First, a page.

As Charlotte Chastel-Rousseau has observed in the Greco exhibition catalogue (op. cit., p. 113), there are a number of striking similarities with the signed Portrait of an architect, dated to circa 1575–1576 (Copenhagen, Statens Museum for Kunst; fig. 2), the most conspicuous of which is the inclusion of the same book, with its highly unusual pairs of red and white silk ties. She further notes the comparable treatment of the sitter’s hands, sleeves and collar. That picture, also rejected by Wethey, was once considered to be a self-portrait by Tintoretto, and had also been given to Bassano before El Greco’s signature was discovered in 1898. There are familiar parallels in the Copenhagen portrait’s complicated attributional past with El Greco’s imposing full-length of Cardinal de Guise (1572; Zurich, Kunsthaus Zurich), which was historically given to Tintoretto before being dismissed by Wethey who, perhaps inevitably, ascribed it to Bassano. As Chastel-Rousseau has noted, the Zurich picture, now accepted by scholars as an important early work, can be dated on stylistic grounds to a moment between the Priester portrait and the Copenhagen picture.
El Greco’s formative years in Italy began in Venice, where he had settled by 1567. A letter from the Croatian miniaturist and illuminator Giulio Clovio to his patron Cardinal Alessandro Farnese, dated 16 November 1570, describes the young Cretan as ‘a pupil of Titian, who in my opinion has a rare gift for painting; and among other things, he has done a portrait of himself that has astonished all these painters of Rome’.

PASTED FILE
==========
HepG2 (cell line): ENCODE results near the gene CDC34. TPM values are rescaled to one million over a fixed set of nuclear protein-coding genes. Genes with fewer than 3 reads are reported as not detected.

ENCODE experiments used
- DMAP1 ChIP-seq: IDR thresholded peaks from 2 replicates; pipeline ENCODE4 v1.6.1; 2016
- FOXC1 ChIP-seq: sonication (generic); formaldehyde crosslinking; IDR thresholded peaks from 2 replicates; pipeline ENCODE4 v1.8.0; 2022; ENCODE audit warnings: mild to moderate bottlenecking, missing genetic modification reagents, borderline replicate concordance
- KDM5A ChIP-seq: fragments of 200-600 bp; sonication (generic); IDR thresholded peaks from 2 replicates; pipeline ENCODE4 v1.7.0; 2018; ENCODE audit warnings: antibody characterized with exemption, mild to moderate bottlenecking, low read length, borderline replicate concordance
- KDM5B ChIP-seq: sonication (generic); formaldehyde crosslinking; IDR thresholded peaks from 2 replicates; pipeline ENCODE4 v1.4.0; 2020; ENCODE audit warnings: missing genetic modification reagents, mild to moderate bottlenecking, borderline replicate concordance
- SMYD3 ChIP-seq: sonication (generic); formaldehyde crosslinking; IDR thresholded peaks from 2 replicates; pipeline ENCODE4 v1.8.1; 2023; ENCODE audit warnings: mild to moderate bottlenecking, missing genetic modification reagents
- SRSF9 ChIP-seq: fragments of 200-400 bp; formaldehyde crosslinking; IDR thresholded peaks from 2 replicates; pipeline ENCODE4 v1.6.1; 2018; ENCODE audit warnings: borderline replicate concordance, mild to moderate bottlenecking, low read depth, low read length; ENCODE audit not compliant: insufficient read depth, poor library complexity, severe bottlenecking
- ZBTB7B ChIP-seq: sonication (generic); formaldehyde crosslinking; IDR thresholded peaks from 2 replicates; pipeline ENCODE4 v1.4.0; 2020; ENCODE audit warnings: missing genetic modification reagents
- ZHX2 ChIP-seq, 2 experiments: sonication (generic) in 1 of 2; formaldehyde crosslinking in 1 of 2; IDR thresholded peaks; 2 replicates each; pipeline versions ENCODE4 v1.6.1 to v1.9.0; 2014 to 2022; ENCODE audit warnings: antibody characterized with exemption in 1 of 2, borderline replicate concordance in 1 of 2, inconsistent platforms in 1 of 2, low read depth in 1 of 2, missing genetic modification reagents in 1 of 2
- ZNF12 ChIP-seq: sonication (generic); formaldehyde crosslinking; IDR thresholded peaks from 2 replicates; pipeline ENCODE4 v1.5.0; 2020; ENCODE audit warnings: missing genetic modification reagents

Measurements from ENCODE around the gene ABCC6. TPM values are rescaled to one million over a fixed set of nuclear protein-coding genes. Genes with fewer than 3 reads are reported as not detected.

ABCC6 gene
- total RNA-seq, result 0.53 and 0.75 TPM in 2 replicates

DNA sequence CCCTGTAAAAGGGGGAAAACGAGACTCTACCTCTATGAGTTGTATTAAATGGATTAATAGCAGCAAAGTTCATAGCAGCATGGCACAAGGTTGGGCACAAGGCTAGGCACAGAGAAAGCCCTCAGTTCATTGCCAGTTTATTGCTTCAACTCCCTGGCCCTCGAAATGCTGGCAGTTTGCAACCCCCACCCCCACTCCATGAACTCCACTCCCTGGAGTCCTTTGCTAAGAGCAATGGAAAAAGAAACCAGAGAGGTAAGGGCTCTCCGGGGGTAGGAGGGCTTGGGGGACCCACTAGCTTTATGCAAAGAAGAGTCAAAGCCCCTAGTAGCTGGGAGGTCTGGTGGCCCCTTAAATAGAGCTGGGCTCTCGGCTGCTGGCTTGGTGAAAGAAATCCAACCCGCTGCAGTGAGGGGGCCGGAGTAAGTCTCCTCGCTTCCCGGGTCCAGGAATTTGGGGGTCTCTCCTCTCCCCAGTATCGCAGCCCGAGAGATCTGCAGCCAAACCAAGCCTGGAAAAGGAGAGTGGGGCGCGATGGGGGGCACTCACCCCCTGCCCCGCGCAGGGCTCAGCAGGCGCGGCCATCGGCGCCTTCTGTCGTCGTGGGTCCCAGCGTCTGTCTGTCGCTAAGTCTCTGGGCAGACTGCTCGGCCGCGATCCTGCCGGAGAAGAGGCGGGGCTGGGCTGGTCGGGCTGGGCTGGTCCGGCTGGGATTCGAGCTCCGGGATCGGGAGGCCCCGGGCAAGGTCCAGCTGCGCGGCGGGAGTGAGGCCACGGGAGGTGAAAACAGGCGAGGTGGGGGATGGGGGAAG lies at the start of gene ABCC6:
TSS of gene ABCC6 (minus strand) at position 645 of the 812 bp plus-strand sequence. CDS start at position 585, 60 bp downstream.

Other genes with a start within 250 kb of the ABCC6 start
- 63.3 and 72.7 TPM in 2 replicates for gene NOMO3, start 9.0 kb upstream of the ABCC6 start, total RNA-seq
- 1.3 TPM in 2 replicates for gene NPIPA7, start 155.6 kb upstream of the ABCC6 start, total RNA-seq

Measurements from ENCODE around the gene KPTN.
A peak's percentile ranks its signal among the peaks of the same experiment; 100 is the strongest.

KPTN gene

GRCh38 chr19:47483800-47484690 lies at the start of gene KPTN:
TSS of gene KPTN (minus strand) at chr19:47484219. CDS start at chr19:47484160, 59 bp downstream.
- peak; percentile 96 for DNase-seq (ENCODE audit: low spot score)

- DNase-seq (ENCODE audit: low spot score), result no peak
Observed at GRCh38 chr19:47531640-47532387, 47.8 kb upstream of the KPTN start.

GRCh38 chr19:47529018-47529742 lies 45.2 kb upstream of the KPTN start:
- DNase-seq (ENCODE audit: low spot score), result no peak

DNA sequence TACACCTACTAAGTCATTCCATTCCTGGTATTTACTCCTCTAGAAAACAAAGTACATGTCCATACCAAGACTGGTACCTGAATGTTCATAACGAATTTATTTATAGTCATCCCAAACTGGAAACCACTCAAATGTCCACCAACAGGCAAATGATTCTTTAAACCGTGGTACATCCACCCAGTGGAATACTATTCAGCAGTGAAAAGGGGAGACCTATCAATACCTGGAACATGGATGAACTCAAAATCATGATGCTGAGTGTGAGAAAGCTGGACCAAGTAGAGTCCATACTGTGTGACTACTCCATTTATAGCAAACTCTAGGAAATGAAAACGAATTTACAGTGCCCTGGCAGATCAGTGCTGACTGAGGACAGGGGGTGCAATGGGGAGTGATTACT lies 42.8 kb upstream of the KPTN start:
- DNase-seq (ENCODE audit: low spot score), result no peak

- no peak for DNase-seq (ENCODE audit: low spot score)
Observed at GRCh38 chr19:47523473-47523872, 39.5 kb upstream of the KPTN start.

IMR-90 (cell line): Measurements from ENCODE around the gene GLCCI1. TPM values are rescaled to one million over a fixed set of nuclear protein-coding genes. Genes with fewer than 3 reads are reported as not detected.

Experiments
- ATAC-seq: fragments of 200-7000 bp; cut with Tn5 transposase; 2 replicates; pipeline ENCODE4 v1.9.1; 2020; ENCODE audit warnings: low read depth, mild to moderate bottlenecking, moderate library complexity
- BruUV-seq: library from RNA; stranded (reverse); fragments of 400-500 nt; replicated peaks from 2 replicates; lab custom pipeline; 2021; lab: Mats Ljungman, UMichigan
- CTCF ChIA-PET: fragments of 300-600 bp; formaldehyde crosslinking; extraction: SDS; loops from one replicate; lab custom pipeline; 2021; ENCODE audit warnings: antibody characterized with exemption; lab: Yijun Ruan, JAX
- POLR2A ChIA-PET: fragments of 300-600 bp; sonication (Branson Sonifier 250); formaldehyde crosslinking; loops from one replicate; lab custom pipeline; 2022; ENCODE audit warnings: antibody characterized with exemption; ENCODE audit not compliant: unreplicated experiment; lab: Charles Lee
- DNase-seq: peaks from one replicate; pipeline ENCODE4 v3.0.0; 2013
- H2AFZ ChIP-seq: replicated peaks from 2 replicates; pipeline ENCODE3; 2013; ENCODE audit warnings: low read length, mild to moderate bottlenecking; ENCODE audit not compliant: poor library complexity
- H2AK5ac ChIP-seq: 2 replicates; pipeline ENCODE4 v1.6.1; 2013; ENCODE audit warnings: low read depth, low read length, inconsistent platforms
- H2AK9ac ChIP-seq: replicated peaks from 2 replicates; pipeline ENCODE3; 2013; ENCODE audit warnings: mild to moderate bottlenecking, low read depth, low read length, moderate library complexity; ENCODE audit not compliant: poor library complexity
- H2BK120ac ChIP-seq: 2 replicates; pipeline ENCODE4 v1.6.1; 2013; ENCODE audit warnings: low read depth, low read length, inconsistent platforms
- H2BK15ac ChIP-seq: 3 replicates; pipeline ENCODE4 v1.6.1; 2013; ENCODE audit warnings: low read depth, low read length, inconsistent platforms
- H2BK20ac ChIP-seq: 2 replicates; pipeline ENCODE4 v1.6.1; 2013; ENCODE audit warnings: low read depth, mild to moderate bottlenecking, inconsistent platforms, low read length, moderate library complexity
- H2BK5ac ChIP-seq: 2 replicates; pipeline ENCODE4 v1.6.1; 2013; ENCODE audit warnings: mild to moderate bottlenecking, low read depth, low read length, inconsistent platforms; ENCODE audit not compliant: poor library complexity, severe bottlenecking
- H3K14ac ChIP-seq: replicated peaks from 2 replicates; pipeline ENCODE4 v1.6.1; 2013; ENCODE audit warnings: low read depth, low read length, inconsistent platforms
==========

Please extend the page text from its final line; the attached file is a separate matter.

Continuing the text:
The letter, which suggests El Greco had by then already established a reputation as an accomplished portraitist amongst his fellow artists in Rome, resulted in an invitation to lodge at Palazzo Farnese. The Cardinal, who had famously sat for Titian with his grandfather, Pope Paul III (1545–46; Naples, Museo Nazionale di Capodimonte), subsequently housed the artist until July 1572. There, within the Farnese circle, El Greco befriended Alessandro’s librarian, the humanist Fulvio Orsini, for whom he painted seven pictures including five now lost portraits. These years in Italy marked a key moment in El Greco’s development as a portraitist, culminating in his magnificent full-length of Vincenzo Anastagi, painted in 1575 and now in the Frick Collection, New York (fig. 3).